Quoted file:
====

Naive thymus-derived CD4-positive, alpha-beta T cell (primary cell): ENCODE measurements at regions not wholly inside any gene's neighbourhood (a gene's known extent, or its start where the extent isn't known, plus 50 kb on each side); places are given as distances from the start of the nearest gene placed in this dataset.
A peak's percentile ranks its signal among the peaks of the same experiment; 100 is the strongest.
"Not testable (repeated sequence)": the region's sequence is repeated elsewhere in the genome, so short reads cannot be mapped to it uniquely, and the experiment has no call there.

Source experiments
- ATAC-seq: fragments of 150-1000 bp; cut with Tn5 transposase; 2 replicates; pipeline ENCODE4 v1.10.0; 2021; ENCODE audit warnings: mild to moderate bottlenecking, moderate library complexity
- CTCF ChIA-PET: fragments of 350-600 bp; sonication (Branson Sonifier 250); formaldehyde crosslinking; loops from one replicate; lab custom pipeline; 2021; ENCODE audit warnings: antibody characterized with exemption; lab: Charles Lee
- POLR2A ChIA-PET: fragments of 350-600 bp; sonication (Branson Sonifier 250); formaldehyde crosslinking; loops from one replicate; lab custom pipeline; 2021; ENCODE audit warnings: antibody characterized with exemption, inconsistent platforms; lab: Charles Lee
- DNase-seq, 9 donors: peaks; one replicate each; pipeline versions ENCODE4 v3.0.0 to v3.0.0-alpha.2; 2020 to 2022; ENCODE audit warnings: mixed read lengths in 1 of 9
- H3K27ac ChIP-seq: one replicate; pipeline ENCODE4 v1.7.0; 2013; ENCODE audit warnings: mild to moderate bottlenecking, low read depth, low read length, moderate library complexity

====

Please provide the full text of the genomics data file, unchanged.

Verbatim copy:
Naive thymus-derived CD4-positive, alpha-beta T cell (primary cell): ENCODE measurements at regions not wholly inside any gene's neighbourhood (a gene's known extent, or its start where the extent isn't known, plus 50 kb on each side); places are given as distances from the start of the nearest gene placed in this dataset.
A peak's percentile ranks its signal among the peaks of the same experiment; 100 is the strongest.
"Not testable (repeated sequence)": the region's sequence is repeated elsewhere in the genome, so short reads cannot be mapped to it uniquely, and the experiment has no call there.

Source experiments
- ATAC-seq: fragments of 150-1000 bp; cut with Tn5 transposase; 2 replicates; pipeline ENCODE4 v1.10.0; 2021; ENCODE audit warnings: mild to moderate bottlenecking, moderate library complexity
- CTCF ChIA-PET: fragments of 350-600 bp; sonication (Branson Sonifier 250); formaldehyde crosslinking; loops from one replicate; lab custom pipeline; 2021; ENCODE audit warnings: antibody characterized with exemption; lab: Charles Lee
- POLR2A ChIA-PET: fragments of 350-600 bp; sonication (Branson Sonifier 250); formaldehyde crosslinking; loops from one replicate; lab custom pipeline; 2021; ENCODE audit warnings: antibody characterized with exemption, inconsistent platforms; lab: Charles Lee
- DNase-seq, 9 donors: peaks; one replicate each; pipeline versions ENCODE4 v3.0.0 to v3.0.0-alpha.2; 2020 to 2022; ENCODE audit warnings: mixed read lengths in 1 of 9
- H3K27ac ChIP-seq: one replicate; pipeline ENCODE4 v1.7.0; 2013; ENCODE audit warnings: mild to moderate bottlenecking, low read depth, low read length, moderate library complexity